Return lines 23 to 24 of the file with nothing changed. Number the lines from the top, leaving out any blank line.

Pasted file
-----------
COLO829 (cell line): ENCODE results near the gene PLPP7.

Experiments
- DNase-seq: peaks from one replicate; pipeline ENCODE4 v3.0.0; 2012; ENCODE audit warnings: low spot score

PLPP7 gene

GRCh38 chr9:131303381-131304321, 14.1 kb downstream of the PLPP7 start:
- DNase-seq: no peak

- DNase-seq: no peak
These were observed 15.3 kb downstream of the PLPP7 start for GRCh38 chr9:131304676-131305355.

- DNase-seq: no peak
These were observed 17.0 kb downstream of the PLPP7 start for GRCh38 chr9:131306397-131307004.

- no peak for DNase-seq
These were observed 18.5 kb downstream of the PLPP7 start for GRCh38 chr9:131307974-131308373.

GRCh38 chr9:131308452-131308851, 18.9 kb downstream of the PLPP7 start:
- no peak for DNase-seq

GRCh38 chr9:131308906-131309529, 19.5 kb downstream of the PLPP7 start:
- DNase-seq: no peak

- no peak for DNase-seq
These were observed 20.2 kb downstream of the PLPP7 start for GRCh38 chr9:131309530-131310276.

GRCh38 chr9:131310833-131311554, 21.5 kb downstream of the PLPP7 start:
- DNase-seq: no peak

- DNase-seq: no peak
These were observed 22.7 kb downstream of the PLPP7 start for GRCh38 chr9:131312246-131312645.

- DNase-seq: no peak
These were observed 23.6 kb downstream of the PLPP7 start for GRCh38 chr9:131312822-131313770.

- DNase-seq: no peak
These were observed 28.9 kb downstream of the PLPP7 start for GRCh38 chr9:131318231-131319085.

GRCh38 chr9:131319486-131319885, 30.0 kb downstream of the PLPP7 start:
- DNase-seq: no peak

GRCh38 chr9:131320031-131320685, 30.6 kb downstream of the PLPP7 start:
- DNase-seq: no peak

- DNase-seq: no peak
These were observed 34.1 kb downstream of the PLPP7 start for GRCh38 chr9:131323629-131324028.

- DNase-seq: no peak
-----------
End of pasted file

- DNase-seq: no peak
These were observed 23.6 kb downstream of the PLPP7 start for GRCh38 chr9:131312822-131313770.